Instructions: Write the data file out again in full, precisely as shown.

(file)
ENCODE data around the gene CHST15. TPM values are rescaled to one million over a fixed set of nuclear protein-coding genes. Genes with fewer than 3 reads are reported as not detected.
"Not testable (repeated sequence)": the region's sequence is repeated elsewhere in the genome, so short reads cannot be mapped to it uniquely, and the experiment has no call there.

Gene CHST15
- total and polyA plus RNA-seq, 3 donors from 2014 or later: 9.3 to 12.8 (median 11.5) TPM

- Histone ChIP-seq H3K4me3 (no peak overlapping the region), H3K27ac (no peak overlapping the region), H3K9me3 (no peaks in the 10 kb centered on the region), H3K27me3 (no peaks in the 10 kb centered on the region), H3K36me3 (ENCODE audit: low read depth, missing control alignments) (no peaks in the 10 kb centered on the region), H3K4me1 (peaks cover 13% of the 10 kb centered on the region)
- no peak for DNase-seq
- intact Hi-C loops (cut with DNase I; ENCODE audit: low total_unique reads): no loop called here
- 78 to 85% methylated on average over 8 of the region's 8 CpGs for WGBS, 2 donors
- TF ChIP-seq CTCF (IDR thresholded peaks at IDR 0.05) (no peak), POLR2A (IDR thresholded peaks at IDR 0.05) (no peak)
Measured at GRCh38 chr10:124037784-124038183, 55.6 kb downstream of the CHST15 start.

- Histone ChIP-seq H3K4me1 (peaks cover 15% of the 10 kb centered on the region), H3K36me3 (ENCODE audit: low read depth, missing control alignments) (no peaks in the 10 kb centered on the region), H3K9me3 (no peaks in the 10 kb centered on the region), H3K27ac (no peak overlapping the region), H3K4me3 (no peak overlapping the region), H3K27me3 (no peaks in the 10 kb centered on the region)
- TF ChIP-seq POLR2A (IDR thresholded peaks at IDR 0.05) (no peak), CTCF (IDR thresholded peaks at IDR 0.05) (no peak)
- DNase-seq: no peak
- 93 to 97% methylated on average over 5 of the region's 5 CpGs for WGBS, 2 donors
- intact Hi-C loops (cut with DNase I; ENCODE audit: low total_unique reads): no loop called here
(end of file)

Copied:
ENCODE data around the gene CHST15. TPM values are rescaled to one million over a fixed set of nuclear protein-coding genes. Genes with fewer than 3 reads are reported as not detected.
"Not testable (repeated sequence)": the region's sequence is repeated elsewhere in the genome, so short reads cannot be mapped to it uniquely, and the experiment has no call there.

Gene CHST15
- total and polyA plus RNA-seq, 3 donors from 2014 or later: 9.3 to 12.8 (median 11.5) TPM

- Histone ChIP-seq H3K4me3 (no peak overlapping the region), H3K27ac (no peak overlapping the region), H3K9me3 (no peaks in the 10 kb centered on the region), H3K27me3 (no peaks in the 10 kb centered on the region), H3K36me3 (ENCODE audit: low read depth, missing control alignments) (no peaks in the 10 kb centered on the region), H3K4me1 (peaks cover 13% of the 10 kb centered on the region)
- no peak for DNase-seq
- intact Hi-C loops (cut with DNase I; ENCODE audit: low total_unique reads): no loop called here
- 78 to 85% methylated on average over 8 of the region's 8 CpGs for WGBS, 2 donors
- TF ChIP-seq CTCF (IDR thresholded peaks at IDR 0.05) (no peak), POLR2A (IDR thresholded peaks at IDR 0.05) (no peak)
Measured at GRCh38 chr10:124037784-124038183, 55.6 kb downstream of the CHST15 start.

- Histone ChIP-seq H3K4me1 (peaks cover 15% of the 10 kb centered on the region), H3K36me3 (ENCODE audit: low read depth, missing control alignments) (no peaks in the 10 kb centered on the region), H3K9me3 (no peaks in the 10 kb centered on the region), H3K27ac (no peak overlapping the region), H3K4me3 (no peak overlapping the region), H3K27me3 (no peaks in the 10 kb centered on the region)
- TF ChIP-seq POLR2A (IDR thresholded peaks at IDR 0.05) (no peak), CTCF (IDR thresholded peaks at IDR 0.05) (no peak)
- DNase-seq: no peak
- 93 to 97% methylated on average over 5 of the region's 5 CpGs for WGBS, 2 donors
- intact Hi-C loops (cut with DNase I; ENCODE audit: low total_unique reads): no loop called here